"There was no choice, there was a concrete threat here."
This is how Chief of Staff Aviv Kochavi responded, according to the report of Moriah Asraf Walberg on News 13, to a question posed by Health Minister Nitzan Horowitz to Prime Minister Yair Lapid at the cabinet meeting.
"Why did you suddenly launch an operation without convening the cabinet first?"
Lapid also had something to answer.
"I consulted with the Speaker of the House first, and I could make this move even without a cabinet." This means that when necessary - a sweeper will also shoot. For public relations purposes this is a 67-caliber operation, and for internal audit purposes it is a thwarting of a quick decision.
Even if the temperament was two or three decibels lower than the transcript suggests, the exchange deserves to enter the pantheon of the Israeli grotesque.
With all due respect to the informal nature of the local discussion culture, a chief of staff who managed to provide an alibi for a prime minister because of a legitimate question from one of his ministers, is much more than a yellow glance at "tensions" in the government.
Horowitz's question is correct. Photo: Oren Ben Hakon
Horowitz's question is appropriate, and it should resonate in the ears of every democracy seeker: where was the civil oversight in the decision-making process?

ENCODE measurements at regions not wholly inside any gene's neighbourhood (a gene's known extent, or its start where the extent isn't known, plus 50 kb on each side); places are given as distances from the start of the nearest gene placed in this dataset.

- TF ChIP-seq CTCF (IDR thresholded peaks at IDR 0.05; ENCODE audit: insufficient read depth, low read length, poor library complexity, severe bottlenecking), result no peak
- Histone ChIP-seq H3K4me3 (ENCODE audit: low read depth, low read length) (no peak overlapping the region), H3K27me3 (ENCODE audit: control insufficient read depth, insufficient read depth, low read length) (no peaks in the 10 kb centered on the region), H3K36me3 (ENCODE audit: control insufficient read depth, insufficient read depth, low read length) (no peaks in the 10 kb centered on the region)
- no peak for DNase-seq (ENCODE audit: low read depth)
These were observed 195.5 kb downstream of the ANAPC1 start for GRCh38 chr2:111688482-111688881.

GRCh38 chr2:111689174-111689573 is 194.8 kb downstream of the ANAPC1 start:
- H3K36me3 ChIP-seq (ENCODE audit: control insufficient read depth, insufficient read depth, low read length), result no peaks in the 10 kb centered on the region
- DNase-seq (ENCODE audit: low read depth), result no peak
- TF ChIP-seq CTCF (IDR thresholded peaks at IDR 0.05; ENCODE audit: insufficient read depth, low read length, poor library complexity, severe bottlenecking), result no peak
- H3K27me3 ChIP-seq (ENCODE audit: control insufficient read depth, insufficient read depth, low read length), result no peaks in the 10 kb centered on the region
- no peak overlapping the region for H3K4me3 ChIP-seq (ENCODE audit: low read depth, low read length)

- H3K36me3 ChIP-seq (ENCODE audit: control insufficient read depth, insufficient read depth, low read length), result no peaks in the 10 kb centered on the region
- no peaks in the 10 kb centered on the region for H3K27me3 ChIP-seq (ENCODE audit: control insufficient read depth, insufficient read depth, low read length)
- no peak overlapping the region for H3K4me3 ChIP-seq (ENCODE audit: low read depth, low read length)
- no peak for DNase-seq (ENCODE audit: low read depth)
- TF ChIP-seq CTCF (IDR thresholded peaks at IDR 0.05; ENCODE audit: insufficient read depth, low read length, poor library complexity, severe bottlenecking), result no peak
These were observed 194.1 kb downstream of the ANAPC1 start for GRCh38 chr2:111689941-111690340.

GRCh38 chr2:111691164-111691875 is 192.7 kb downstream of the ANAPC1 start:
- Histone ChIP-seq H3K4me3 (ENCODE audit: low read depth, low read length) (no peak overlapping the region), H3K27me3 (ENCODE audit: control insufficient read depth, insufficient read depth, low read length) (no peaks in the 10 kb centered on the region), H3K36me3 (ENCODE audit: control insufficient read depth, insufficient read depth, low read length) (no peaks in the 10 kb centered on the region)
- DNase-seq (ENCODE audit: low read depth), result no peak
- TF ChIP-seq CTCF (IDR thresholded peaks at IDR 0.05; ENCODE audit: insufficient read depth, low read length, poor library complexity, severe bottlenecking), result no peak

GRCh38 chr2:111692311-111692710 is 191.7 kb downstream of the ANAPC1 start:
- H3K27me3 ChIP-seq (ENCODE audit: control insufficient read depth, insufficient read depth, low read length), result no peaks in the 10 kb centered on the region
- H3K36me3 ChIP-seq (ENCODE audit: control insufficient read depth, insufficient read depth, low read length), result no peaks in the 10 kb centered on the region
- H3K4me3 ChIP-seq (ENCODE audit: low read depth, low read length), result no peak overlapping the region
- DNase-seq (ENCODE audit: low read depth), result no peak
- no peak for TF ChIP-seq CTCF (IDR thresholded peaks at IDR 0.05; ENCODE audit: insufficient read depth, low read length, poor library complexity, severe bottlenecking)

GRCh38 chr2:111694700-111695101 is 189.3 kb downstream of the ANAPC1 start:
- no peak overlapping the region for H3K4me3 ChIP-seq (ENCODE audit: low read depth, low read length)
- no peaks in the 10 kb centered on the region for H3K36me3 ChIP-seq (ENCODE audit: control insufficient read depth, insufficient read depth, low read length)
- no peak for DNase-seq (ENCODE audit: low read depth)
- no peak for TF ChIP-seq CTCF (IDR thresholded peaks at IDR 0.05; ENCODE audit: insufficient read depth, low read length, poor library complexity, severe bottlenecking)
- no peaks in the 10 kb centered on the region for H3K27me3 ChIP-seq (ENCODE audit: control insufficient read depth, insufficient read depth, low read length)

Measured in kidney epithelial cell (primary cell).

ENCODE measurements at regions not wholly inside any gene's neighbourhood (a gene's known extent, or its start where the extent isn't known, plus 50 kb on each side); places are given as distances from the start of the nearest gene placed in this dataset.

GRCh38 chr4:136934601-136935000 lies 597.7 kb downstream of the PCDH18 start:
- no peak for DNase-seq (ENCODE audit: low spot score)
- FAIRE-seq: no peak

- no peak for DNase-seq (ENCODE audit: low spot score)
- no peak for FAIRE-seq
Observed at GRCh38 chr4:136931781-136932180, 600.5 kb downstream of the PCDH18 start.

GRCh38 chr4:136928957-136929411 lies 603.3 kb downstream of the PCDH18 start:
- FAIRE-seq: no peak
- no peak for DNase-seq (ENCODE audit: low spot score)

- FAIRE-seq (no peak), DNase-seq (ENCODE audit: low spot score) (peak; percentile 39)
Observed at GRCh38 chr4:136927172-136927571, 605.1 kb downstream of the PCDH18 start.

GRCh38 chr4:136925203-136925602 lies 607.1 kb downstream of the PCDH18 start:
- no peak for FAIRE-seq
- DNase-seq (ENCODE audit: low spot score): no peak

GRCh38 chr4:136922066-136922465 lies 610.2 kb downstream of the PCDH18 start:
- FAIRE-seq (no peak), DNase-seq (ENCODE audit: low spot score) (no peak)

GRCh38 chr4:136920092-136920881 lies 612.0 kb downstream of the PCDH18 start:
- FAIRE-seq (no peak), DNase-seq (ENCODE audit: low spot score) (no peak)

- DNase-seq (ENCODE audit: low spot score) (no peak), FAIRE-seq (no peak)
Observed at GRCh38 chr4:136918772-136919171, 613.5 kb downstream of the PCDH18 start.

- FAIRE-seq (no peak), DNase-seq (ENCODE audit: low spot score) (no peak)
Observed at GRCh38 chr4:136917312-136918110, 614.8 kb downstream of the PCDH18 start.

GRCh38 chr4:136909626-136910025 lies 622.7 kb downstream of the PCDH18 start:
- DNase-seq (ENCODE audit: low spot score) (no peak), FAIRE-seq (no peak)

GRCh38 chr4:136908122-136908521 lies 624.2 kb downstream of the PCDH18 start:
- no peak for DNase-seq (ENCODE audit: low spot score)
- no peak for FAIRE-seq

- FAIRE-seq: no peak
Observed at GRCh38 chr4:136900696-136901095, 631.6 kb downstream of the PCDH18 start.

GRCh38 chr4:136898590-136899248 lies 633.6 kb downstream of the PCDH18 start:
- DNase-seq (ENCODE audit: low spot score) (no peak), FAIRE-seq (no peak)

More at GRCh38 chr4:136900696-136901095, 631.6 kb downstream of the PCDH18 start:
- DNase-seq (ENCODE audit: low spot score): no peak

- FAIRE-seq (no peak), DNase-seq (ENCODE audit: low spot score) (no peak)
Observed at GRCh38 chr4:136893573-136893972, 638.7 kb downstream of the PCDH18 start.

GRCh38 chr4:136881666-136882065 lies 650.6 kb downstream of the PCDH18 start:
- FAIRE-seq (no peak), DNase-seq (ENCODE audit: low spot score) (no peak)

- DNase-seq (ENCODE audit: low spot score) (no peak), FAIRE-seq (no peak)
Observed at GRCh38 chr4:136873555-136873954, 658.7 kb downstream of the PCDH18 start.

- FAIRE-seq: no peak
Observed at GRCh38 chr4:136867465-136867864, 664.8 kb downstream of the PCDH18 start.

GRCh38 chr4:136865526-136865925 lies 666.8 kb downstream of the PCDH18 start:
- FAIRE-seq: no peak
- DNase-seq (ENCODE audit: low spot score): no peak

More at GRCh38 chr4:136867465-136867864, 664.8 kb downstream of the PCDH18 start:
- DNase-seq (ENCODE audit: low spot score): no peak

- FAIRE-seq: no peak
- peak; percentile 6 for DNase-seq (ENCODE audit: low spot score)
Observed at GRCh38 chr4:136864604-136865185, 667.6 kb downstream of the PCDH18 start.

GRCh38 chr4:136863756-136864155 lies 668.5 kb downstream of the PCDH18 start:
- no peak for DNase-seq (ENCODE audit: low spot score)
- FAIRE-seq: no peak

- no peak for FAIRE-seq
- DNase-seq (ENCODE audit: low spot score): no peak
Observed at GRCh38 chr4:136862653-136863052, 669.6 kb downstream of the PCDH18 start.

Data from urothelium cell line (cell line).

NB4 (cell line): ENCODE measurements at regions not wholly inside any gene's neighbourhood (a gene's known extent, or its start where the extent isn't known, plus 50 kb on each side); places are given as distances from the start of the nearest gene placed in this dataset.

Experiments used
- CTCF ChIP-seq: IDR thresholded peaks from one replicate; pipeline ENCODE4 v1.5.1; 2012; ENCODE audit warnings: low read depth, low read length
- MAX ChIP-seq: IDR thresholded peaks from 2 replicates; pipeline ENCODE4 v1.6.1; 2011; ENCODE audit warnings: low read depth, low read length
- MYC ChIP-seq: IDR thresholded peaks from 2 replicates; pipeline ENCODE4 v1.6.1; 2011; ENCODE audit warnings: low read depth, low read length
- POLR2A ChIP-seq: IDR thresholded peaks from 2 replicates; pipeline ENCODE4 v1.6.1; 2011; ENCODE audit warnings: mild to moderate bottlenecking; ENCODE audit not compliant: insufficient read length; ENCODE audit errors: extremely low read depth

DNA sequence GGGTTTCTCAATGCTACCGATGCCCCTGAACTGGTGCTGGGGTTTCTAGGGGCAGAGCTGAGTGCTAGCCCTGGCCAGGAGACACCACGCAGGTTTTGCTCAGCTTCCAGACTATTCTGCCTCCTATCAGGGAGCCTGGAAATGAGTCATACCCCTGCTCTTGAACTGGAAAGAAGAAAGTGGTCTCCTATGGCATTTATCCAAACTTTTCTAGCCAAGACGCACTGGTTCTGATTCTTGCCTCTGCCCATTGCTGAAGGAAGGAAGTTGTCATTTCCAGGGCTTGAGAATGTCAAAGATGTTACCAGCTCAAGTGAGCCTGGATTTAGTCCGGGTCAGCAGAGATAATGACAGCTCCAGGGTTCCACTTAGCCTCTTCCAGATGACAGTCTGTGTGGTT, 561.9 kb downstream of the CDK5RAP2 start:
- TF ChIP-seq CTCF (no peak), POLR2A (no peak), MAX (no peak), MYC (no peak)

How much weight do the public representatives, the politicians, even members of the political-security cabinet, have in determining policy and at critical key moments?
In the end, probably, the chief of staff - and for that matter the ombudsman as well - has a higher seat in the decision-making panel, and in any case also a more extensive operative authority.
Public opinion is absent
This curiosity needs to be placed in a topical context.
These days, negotiations are underway that may lead to a solution to the Israeli-Lebanese dispute over the route of the maritime border between them - a matter that also concerns, among other things, the ownership of gas reservoirs.
This is a discussion that the transitional government is conducting without any public involvement, and under a security blackout.
"If the conditions are ripe for the signing of an agreement that protects Israeli interests, it would be a mistake to pass up the opportunity just because of the elections," explained Energy Minister Karin Elharer to Yoav Limor, in an interview published in "Israel this week" (5.8).
She too, like Lapid, is equipped with the appropriate policy: "It goes without saying that whatever is done will be done in coordination with the legal axis."
Public opinion was put on hiatus.
It also nicely closes the declared move by the Minister of Defense, Benny Gantz, to move the Israeli-American dialogue on the nuclear agreement with Iran "to the closed rooms".
It's a phrase he punctuated more than once.
"We will continue to have the open and deep dialogue only in the closed rooms. Any other way harms the security of the State of Israel."
Lapid and Gantz in the Gaza Division, photo: IDF spokesman
Fairness requires placing things in another context: in conditions of political instability and leadership fog, it is good to have a stable and responsible security system along the way.
But this cannot be used as an excuse for the creeping devaluation of the position of public opinion in relation to security issues.
Operational and strategic questions are slowly leaving the public affairs complex.
This is a minus republic.